Amazon DynamoDB core features are billed based on usage. However, this does not include the cost for optional features like point-in-time recovery and on-demand backups. Also, creating multiple replicas of global tables doesn't have any upfront cost. You only have to pay for the resource usage.
So, the cost comparison is mainly between point-in-time recovery and on-demand backups. For both approaches, DynamoDB charges based on the size of each table.
For example, when you enable point-in-time recovery, DynamoDB monitors the size of tables throughout the month and decides the backup charges. Usually, it will cost you 0.20 USD per GB-month.
A similar approach is followed to measure the on-demand backup sizes as well. The final cost is decided monthly by continuously monitoring the size of on-demand backups throughout the month. Usually, warm backup storage will cost around 0.10 USD per GB-month, while cold backup storage costs 0.03 USD per GB-month.
Please note that the cost of the backups can be changed based on the region you choose.
Backup Using Dynobase
In addition to the above-discussed methods, you can create DynamoDB table backups using Dynobase. This approach is not directly connected to AWS. But, it is very cost-effective compared to AWS solutions.
There are 2 methods to backup DynamoDB tables using Dynobase:
- Back up directly to AWS S3 buckets.
- Export to JSON files - This approach allows developers to move their backups outside of AWS.
To create backups using Dynobase, first, you need to select your table. Then click the Export button in the bottom right corner. It will show you 3 options: Selection, Current Results, and Whole Table. This is another highlighted feature of Dynobase, and you can backup a subset of your table or the whole table based on the requirement.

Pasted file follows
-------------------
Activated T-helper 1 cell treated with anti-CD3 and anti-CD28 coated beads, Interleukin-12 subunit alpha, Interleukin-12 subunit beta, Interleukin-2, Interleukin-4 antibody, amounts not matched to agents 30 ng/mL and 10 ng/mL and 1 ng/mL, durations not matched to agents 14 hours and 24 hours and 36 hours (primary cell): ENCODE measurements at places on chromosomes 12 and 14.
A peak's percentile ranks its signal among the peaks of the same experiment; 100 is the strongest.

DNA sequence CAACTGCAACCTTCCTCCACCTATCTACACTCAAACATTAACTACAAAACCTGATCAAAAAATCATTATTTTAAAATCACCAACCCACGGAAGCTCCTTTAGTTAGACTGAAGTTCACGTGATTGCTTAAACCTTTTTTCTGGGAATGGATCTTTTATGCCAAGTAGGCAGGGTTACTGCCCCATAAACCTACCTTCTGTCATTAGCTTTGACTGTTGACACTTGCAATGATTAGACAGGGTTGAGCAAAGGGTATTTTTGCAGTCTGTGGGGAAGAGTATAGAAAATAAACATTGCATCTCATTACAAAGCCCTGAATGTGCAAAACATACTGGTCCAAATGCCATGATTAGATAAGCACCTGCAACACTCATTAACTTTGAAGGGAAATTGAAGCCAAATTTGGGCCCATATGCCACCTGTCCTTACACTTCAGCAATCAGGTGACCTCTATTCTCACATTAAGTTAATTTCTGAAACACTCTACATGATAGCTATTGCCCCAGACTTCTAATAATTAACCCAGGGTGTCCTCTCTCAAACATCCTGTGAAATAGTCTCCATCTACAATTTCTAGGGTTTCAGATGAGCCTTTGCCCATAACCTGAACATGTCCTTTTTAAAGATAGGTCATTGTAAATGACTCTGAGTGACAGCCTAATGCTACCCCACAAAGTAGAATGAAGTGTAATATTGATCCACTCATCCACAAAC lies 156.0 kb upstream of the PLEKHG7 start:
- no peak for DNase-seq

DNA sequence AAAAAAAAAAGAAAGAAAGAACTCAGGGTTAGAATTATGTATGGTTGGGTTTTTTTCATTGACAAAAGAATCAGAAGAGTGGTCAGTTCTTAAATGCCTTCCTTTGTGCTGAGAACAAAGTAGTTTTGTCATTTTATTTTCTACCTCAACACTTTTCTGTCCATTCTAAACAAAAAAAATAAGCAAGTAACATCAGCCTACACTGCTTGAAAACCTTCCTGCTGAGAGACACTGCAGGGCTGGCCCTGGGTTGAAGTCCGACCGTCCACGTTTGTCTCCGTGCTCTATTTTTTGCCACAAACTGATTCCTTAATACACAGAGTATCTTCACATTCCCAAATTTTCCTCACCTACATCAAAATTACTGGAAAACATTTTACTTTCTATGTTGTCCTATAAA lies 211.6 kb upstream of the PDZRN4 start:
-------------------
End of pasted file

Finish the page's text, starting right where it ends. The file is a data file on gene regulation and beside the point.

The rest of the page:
Then, you need to select the backup's destination: an S3 bucket or a local file.
Finally, click the Export Table button to create the backup.
This article discussed what Disaster Recovery is and the Disaster Recovery options available in Amazon DynamoDB. Overall, point-in-time recovery and on-demand backup options act as active-passive approaches, and using them can lead to downtimes as we have to restore them manually. But, they are low-cost options and suitable for long-term data retentions.
On the other hand, using DynamoDB global tables can help developers build highly available applications and recover instantly from disasters without the users noticing its effect.
If you need to move your backups away from AWS or you're looking for a more cost-effective method, you can use Dynobase to create backups.
I hope you found this article interesting. Thank you for reading.